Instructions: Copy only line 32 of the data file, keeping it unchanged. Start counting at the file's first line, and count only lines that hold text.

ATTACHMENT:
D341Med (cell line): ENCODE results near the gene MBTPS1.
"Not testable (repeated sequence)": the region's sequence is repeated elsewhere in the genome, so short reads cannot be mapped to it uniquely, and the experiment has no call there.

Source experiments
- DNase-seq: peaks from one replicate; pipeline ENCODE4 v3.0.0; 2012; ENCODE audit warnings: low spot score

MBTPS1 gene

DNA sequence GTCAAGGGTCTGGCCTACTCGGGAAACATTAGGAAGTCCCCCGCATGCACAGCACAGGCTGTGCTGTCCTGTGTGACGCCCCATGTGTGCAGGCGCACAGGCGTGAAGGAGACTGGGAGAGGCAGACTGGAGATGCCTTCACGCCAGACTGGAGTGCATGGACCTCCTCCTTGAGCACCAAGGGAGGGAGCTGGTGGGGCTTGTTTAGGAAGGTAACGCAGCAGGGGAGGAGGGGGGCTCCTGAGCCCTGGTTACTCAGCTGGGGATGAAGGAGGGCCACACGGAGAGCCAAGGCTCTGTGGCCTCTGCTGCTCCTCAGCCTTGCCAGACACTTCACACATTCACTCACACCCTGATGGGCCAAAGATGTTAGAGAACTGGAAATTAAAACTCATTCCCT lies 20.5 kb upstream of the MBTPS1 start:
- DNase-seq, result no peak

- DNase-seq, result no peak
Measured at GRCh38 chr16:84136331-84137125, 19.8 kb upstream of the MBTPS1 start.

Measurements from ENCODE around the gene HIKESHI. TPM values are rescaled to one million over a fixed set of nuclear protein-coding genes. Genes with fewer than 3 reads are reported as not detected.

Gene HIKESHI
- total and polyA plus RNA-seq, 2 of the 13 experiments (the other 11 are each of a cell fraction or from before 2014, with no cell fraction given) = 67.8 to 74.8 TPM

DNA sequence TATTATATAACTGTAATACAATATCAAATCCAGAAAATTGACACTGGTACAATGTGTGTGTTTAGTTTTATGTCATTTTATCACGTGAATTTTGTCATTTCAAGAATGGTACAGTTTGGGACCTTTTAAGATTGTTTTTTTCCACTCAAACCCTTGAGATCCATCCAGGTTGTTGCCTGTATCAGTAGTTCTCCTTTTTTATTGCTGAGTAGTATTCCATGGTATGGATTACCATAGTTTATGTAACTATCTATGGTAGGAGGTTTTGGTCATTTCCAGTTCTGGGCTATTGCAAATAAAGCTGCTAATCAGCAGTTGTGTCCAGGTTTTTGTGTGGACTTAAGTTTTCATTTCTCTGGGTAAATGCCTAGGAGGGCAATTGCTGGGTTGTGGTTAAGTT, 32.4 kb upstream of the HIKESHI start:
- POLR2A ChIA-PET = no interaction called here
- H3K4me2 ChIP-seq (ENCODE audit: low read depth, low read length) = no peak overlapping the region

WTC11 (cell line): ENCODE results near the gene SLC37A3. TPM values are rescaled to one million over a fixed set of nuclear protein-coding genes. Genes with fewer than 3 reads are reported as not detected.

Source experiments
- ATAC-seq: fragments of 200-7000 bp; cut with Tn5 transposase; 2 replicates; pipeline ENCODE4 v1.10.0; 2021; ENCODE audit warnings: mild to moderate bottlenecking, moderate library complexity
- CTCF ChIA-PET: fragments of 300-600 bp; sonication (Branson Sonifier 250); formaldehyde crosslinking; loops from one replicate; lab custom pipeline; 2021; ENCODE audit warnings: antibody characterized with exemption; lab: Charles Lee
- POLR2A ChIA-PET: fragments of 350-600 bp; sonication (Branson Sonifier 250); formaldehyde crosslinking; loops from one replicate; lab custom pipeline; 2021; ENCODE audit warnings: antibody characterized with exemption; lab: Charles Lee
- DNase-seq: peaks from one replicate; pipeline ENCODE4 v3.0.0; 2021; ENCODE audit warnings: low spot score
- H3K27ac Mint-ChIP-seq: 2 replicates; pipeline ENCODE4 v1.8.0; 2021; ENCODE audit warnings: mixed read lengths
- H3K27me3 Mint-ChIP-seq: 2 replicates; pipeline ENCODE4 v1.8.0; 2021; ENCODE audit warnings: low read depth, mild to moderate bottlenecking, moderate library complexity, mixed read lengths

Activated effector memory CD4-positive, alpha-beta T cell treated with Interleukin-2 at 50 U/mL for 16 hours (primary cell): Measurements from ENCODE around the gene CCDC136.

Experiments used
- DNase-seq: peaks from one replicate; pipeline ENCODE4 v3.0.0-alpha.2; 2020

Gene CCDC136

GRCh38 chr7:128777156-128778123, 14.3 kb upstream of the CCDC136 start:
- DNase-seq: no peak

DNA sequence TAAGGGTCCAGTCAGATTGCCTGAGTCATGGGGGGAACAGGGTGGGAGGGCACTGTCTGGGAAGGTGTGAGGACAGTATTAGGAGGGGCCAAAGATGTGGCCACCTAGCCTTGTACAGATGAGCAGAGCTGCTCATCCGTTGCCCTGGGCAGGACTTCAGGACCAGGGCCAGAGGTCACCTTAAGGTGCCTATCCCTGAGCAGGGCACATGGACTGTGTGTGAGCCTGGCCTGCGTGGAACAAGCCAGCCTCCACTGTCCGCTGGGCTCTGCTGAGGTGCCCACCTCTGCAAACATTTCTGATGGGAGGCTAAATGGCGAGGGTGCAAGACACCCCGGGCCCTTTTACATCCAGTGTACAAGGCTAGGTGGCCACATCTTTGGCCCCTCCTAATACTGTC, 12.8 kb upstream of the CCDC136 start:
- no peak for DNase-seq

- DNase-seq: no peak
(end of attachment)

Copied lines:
- DNase-seq: no peak